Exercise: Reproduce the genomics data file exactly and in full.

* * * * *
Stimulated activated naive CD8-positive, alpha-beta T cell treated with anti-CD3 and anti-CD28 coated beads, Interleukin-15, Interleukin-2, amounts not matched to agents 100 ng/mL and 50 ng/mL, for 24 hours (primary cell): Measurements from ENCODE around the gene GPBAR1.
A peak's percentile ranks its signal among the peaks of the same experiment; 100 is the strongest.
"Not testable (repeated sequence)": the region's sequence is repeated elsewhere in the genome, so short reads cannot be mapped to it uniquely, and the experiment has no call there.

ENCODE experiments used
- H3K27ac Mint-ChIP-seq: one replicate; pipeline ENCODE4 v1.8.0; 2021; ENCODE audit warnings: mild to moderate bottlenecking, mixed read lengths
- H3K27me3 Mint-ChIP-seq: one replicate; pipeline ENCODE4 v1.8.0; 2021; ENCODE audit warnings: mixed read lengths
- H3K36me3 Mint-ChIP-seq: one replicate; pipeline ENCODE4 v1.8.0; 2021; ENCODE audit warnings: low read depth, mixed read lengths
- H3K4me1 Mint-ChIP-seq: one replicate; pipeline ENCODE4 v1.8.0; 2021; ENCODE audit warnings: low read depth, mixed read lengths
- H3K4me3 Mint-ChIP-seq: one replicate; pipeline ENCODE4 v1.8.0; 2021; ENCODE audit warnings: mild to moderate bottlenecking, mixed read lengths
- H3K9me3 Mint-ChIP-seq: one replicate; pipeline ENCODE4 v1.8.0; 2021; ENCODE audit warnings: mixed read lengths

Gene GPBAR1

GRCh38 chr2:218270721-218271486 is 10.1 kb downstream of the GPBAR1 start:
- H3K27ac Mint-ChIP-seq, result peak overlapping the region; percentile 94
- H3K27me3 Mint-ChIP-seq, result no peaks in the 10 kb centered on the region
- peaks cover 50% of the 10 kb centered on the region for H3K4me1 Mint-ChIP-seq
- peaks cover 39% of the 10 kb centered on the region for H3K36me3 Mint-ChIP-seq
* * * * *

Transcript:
Stimulated activated naive CD8-positive, alpha-beta T cell treated with anti-CD3 and anti-CD28 coated beads, Interleukin-15, Interleukin-2, amounts not matched to agents 100 ng/mL and 50 ng/mL, for 24 hours (primary cell): Measurements from ENCODE around the gene GPBAR1.
A peak's percentile ranks its signal among the peaks of the same experiment; 100 is the strongest.
"Not testable (repeated sequence)": the region's sequence is repeated elsewhere in the genome, so short reads cannot be mapped to it uniquely, and the experiment has no call there.

ENCODE experiments used
- H3K27ac Mint-ChIP-seq: one replicate; pipeline ENCODE4 v1.8.0; 2021; ENCODE audit warnings: mild to moderate bottlenecking, mixed read lengths
- H3K27me3 Mint-ChIP-seq: one replicate; pipeline ENCODE4 v1.8.0; 2021; ENCODE audit warnings: mixed read lengths
- H3K36me3 Mint-ChIP-seq: one replicate; pipeline ENCODE4 v1.8.0; 2021; ENCODE audit warnings: low read depth, mixed read lengths
- H3K4me1 Mint-ChIP-seq: one replicate; pipeline ENCODE4 v1.8.0; 2021; ENCODE audit warnings: low read depth, mixed read lengths
- H3K4me3 Mint-ChIP-seq: one replicate; pipeline ENCODE4 v1.8.0; 2021; ENCODE audit warnings: mild to moderate bottlenecking, mixed read lengths
- H3K9me3 Mint-ChIP-seq: one replicate; pipeline ENCODE4 v1.8.0; 2021; ENCODE audit warnings: mixed read lengths

Gene GPBAR1

GRCh38 chr2:218270721-218271486 is 10.1 kb downstream of the GPBAR1 start:
- H3K27ac Mint-ChIP-seq, result peak overlapping the region; percentile 94
- H3K27me3 Mint-ChIP-seq, result no peaks in the 10 kb centered on the region
- peaks cover 50% of the 10 kb centered on the region for H3K4me1 Mint-ChIP-seq
- peaks cover 39% of the 10 kb centered on the region for H3K36me3 Mint-ChIP-seq